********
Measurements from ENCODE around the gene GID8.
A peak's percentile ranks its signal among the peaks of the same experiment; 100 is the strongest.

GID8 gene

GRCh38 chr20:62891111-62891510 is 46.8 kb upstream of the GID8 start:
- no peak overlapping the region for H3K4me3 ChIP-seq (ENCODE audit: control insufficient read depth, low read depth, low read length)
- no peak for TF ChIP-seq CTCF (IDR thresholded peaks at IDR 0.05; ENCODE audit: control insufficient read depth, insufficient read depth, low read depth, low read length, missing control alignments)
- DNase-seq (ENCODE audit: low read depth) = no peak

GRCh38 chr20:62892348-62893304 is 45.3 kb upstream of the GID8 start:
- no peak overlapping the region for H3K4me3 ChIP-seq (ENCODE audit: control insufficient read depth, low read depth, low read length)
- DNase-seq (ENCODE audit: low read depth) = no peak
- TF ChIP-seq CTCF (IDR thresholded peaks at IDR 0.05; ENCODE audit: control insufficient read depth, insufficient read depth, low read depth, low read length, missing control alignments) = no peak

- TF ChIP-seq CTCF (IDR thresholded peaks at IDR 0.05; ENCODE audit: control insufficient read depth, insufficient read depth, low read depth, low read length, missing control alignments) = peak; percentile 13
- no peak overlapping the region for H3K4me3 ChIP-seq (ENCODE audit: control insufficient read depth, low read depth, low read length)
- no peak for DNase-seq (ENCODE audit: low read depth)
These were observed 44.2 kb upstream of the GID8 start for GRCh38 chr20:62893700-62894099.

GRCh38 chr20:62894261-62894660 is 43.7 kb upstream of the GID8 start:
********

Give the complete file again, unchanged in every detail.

Measurements from ENCODE around the gene GID8.
A peak's percentile ranks its signal among the peaks of the same experiment; 100 is the strongest.

GID8 gene

GRCh38 chr20:62891111-62891510 is 46.8 kb upstream of the GID8 start:
- no peak overlapping the region for H3K4me3 ChIP-seq (ENCODE audit: control insufficient read depth, low read depth, low read length)
- no peak for TF ChIP-seq CTCF (IDR thresholded peaks at IDR 0.05; ENCODE audit: control insufficient read depth, insufficient read depth, low read depth, low read length, missing control alignments)
- DNase-seq (ENCODE audit: low read depth) = no peak

GRCh38 chr20:62892348-62893304 is 45.3 kb upstream of the GID8 start:
- no peak overlapping the region for H3K4me3 ChIP-seq (ENCODE audit: control insufficient read depth, low read depth, low read length)
- DNase-seq (ENCODE audit: low read depth) = no peak
- TF ChIP-seq CTCF (IDR thresholded peaks at IDR 0.05; ENCODE audit: control insufficient read depth, insufficient read depth, low read depth, low read length, missing control alignments) = no peak

- TF ChIP-seq CTCF (IDR thresholded peaks at IDR 0.05; ENCODE audit: control insufficient read depth, insufficient read depth, low read depth, low read length, missing control alignments) = peak; percentile 13
- no peak overlapping the region for H3K4me3 ChIP-seq (ENCODE audit: control insufficient read depth, low read depth, low read length)
- no peak for DNase-seq (ENCODE audit: low read depth)
These were observed 44.2 kb upstream of the GID8 start for GRCh38 chr20:62893700-62894099.

GRCh38 chr20:62894261-62894660 is 43.7 kb upstream of the GID8 start: